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Re: On the definition of source [Was: Re: generated source files, GPL and DFSG]

On 7/21/05, Don Armstrong <don@debian.org> wrote:
[snip stuff where I agree with Don 100%]
> ITYM Freedom 1 (the second) or possibly Freedom 3 (the last). In
> either case, in this situation, you've got everything that the
> original author has to be able to modify the work. You're not being
> restrained by information that the author could theoretically convey,
> but hasn't. [If you are, then I submit that you haven't been given the
> prefered form for modification.]
> To me, the FOSS movement is about giving everyone the same information
> that the author has; in this way everyone has the same ability to
> modify the work. When that is the case, the prefered form of
> modification has really been distributed.

"Giving everyone the same information that the author has" is a lovely
ideal, but applying it too strictly can lead to Pyrrhic victories.  If
you read the primary literature in any scientific field, you will find
that people do not write a textbook every time they publish a result,
and that very frequently reproducing an author's result would require
a degree of ingenuity and an amount of labor comparable to the

Since I've got legal lingo on the brain lately, let me suggest a
"rebuttable presumption" that the author has tried to provide enough
of a public record for later authors to work with.  I can think of
several pieces of software, nominally released as open source, for
which that presumption wouldn't be hard to rebut; but GFingerPoken
certainly isn't one of them.  In any case, I think the ftpmasters, in
consultation with the security team, are perfectly capable of
rejecting uploads because they are in their opinion unmaintainable for
lack of adequate disclosure of how the damn thing works.

> So you're saying that commented assembly output, which is modifiable
> in a smaller number of ways than the actual C source would also be
> source?
> Or that the ogg file that is the output of a Lilypond file run through
> timidity would also be source?
> I'm frankly at a loss to reconcile these examples with your statements
> above about modifiability. Since modification is so important, why
> should we accept as source forms that capriciously limit the
> modifications we can perform, merely because we are not the original
> author?

I think it's important to make a distinction between an intent to
obfuscate and an intent to enable recipients to make a large class of
changes without needing fiddly-to-configure or hard-to-obtain tools. 
If the truth of the matter is that a given fragment of C code, only
needed on a couple of processor families, broke the GCC optimizer in
every other point release, then why shouldn't it be OK for the author
to supply assembly output from a "known good" compiler snapshot and
call it source pending a stabler compiler?  If the ogg file is
supplied as input data for a music recognition regression test, how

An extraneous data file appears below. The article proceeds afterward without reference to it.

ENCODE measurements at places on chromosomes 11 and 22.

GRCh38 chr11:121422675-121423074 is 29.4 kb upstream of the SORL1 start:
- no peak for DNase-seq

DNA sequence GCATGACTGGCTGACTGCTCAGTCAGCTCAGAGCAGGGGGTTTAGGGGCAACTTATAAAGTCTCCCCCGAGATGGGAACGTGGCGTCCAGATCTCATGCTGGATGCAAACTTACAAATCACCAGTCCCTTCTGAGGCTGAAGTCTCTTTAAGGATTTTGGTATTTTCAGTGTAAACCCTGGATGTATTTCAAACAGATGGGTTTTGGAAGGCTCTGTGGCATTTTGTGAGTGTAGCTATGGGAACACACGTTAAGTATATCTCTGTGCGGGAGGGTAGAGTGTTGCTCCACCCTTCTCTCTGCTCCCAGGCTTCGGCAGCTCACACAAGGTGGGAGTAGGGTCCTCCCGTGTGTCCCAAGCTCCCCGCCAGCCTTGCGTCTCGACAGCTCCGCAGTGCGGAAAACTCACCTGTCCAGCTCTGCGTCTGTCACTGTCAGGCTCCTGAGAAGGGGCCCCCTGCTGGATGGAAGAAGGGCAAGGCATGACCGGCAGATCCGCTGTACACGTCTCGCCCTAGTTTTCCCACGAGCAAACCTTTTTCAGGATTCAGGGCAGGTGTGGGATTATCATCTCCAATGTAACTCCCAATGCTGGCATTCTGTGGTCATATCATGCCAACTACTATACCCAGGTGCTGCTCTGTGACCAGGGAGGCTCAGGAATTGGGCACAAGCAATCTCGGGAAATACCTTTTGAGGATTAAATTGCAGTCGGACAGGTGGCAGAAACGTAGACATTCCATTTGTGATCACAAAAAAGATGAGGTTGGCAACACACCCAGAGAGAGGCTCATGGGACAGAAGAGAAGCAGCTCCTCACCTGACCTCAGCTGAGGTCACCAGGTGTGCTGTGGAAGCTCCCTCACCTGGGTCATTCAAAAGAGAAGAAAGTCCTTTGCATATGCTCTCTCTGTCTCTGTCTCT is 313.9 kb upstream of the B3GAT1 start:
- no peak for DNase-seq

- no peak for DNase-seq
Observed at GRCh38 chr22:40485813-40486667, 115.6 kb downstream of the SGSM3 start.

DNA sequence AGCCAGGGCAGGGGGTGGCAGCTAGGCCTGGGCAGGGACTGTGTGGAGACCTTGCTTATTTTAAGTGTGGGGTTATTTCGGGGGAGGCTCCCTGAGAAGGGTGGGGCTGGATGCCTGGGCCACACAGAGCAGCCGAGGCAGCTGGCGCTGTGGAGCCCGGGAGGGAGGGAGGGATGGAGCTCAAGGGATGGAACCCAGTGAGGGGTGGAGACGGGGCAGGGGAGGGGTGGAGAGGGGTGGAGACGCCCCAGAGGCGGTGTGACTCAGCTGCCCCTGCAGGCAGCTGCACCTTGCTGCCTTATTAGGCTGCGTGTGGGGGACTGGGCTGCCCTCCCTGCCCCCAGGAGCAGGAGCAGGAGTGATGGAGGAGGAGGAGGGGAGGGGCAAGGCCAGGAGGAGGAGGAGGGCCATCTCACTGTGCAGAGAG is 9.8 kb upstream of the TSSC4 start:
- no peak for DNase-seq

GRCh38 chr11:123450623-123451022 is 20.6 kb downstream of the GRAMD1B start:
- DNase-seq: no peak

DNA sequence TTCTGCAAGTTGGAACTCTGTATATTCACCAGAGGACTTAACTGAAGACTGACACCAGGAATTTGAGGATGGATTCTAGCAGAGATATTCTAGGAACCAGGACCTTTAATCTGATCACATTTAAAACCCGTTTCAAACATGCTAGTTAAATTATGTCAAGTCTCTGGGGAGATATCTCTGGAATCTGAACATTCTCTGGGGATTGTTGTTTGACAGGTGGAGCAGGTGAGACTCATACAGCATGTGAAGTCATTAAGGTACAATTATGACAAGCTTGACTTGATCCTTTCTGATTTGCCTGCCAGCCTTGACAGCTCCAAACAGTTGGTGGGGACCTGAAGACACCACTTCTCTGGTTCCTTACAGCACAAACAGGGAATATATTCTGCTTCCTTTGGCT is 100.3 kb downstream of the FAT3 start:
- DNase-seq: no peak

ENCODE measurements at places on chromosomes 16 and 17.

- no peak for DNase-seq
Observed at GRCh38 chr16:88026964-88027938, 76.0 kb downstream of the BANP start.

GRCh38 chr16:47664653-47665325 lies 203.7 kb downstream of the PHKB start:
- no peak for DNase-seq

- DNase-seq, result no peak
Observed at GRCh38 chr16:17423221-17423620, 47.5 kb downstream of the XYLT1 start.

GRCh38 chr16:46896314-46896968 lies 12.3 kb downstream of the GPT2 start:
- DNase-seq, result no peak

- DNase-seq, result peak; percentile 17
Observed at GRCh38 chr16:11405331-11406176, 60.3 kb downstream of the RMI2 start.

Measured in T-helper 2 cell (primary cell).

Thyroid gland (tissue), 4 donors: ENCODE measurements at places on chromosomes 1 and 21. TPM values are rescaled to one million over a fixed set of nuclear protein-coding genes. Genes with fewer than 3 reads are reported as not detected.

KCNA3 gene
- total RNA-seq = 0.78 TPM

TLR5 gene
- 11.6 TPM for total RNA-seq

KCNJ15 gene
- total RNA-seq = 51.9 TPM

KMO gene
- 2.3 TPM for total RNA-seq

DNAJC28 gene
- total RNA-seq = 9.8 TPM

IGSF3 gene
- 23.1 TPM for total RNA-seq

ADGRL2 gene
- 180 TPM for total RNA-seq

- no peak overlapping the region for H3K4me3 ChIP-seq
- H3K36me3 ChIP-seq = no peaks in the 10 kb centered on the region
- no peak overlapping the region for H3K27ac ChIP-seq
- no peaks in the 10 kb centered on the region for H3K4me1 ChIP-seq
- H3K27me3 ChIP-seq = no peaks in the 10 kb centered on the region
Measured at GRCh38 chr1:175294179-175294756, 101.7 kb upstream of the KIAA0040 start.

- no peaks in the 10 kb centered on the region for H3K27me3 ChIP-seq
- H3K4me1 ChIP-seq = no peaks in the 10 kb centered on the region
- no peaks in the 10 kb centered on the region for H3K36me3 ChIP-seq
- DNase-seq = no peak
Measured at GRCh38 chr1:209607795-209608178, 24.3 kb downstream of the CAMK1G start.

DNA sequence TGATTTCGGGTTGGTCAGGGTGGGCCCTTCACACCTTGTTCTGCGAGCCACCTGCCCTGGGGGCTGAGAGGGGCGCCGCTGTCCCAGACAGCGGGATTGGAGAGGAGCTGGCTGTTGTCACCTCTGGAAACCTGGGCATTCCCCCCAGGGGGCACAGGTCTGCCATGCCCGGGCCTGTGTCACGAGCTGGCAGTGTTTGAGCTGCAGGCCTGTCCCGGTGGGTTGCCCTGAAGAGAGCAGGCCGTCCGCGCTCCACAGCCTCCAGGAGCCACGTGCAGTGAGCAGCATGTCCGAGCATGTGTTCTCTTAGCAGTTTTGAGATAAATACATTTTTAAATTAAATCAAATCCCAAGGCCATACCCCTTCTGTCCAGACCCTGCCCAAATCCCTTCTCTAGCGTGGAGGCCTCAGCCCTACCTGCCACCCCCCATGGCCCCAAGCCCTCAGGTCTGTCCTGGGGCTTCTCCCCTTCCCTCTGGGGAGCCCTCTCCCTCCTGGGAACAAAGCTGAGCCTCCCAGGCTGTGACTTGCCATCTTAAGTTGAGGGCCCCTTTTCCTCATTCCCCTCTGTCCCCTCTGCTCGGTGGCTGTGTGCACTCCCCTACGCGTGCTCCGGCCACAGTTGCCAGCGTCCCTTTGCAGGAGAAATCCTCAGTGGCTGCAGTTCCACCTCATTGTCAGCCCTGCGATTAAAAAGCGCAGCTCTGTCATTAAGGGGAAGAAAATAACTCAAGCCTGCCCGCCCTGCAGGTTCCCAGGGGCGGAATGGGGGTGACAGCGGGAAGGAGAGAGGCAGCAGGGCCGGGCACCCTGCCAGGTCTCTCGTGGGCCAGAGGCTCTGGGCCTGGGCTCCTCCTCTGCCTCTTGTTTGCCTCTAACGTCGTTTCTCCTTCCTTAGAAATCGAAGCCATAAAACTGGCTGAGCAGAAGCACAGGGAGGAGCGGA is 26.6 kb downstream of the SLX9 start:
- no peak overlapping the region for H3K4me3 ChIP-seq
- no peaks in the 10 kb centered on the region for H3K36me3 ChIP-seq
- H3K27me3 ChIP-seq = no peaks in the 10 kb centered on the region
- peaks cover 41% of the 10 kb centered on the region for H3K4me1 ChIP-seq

much do we care whether it can be regenerated from Lilypond input?

If you're going to accept programs for inclusion in main that are
written and maintained by people with an agenda -- which includes but
is not limited to corporate backers who profit from the sale of tied
produces and services -- you have to recognize that not everything
about their design goals and inner wokings is fully disclosed.  The
classic example is DES; the S-boxes were designed to be resistant to
differential cryptanalysis, which was unknown in the public literature
at the time (see
http://en.wikipedia.org/wiki/Differential_cryptanalysis ).  Commercial
users just had to take the NSA's (i. e., MITRE's) word for it that
S-box tweaking was motivated by a desire to strengthen DES rather than
to Trojan it.

We trust people all the time not to offer us excessively Faustian
bargains.  Will the folks at Xiph.org spring a submarine patent
covering Ogg Vorbis on the free software world someday?  I think
that's extraordinarily unlikely, unless they are forced to the
conclusion that there is no way to defend against other patent holders
without having some proprietary rights of their own to countersue on;
and if it came to that, they would doubtless offer no-fee licenses to
open source decoder implementations.  I am confident in these
statements, not for any legalistic reason, but because their public
conduct inspires my trust and because I have some sense of the
foreseeable consequences to them of doing otherwise.

Should we accept just anybody's word about whether we are getting the
means of maintaining a program along with its nominal "source code"? 
Of course not!  Nor should we take their uncorroborated word for its
authorship or patent-free-ness.  In short:  Trust, but verify.  (Often
attributed to Ronald Reagan, but AFAICTWALHFG translated from a
Russian proverb "Doveryay, no proveryay" of unknown provenance that
was a favorite of both Lenin's and Gorbachev's.  I will credit Reagan
for popularizing it in the US.  :-)

- Michael

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